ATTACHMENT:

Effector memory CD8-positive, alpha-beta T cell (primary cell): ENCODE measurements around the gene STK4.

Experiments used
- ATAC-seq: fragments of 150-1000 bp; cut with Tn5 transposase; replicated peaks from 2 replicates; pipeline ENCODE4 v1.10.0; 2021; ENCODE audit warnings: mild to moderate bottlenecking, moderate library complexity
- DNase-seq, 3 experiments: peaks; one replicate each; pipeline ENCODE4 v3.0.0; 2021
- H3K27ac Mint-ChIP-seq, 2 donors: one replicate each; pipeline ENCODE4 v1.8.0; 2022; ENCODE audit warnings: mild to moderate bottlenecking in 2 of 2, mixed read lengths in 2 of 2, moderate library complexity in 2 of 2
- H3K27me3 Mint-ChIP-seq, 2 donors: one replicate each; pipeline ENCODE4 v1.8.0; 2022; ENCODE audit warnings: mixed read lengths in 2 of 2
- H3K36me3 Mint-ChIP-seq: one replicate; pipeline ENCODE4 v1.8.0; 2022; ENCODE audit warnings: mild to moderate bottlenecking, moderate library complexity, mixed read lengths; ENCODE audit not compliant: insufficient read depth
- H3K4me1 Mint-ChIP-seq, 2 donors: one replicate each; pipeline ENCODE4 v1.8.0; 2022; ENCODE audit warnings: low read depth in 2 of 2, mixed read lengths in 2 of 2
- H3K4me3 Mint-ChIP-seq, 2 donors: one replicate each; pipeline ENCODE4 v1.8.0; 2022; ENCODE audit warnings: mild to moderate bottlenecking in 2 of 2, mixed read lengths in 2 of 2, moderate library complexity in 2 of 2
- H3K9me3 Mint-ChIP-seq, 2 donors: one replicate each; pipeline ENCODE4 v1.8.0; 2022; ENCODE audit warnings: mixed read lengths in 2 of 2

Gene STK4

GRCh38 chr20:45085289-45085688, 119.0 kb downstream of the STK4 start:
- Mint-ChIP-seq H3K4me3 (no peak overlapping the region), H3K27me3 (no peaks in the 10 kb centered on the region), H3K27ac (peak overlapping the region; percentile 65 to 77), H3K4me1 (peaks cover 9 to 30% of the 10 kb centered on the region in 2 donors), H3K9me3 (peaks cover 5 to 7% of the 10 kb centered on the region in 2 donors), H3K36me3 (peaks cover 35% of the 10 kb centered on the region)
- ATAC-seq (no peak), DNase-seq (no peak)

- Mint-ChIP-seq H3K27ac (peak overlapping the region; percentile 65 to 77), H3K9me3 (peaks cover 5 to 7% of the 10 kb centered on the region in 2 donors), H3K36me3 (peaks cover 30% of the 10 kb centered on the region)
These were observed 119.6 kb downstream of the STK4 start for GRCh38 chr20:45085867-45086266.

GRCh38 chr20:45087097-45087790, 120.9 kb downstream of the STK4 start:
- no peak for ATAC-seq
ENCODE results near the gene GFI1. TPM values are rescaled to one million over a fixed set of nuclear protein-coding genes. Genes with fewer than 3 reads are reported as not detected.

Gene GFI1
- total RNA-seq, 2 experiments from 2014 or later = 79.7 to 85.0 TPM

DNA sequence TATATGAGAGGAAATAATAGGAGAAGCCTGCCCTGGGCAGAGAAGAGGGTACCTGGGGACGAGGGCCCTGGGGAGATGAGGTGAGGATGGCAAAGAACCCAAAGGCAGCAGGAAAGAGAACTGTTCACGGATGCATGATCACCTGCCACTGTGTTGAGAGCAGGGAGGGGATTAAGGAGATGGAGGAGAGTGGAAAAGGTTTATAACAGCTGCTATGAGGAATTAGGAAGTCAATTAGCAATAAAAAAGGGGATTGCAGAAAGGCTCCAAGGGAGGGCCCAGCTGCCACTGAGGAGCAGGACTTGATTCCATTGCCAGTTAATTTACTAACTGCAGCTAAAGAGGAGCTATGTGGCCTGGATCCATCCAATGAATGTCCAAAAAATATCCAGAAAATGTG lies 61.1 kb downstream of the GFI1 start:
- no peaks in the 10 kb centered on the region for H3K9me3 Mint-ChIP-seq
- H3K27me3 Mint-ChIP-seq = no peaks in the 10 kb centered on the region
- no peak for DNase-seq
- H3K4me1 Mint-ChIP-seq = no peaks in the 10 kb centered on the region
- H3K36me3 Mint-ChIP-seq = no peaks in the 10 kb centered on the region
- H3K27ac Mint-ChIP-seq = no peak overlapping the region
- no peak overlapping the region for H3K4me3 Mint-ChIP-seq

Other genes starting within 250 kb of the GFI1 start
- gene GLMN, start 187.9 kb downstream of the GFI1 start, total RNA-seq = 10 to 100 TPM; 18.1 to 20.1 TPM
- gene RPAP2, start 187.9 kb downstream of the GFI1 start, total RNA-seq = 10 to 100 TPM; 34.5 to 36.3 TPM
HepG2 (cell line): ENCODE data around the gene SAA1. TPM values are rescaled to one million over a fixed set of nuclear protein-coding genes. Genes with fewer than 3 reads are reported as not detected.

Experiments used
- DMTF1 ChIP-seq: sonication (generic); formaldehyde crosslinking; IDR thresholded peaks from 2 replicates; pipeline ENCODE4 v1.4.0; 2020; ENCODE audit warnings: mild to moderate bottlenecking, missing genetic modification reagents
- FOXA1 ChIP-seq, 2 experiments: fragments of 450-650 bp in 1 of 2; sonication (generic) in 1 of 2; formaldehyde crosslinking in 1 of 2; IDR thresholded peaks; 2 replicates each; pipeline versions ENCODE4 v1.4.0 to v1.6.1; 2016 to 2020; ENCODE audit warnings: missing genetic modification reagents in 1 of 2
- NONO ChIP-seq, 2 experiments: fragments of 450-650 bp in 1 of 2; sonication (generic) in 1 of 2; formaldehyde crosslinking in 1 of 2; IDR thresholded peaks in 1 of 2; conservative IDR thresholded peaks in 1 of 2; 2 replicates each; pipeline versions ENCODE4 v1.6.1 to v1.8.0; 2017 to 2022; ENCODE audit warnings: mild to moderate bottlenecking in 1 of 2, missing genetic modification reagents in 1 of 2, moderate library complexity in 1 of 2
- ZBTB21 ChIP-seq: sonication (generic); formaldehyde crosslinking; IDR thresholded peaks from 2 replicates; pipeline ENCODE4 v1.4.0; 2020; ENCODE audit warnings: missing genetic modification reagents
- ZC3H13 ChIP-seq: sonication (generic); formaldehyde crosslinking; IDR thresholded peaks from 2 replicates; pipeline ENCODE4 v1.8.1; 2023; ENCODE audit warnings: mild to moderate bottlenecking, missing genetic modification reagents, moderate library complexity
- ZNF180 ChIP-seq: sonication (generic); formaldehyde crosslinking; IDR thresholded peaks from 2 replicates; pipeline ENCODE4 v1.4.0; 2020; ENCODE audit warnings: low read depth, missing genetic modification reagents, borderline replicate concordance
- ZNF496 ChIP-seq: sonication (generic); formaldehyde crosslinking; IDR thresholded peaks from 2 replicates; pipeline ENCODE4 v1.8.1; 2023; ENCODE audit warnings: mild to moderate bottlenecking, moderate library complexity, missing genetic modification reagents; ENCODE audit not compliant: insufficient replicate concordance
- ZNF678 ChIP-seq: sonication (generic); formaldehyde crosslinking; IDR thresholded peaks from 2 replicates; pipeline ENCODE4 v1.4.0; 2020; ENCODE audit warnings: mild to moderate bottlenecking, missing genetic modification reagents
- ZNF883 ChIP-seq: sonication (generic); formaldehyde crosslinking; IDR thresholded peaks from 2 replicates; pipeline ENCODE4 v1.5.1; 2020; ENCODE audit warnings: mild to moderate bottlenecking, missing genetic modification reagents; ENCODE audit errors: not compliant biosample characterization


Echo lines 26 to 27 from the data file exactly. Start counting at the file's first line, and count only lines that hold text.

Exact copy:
- H3K4me1 Mint-ChIP-seq = no peaks in the 10 kb centered on the region
- H3K36me3 Mint-ChIP-seq = no peaks in the 10 kb centered on the region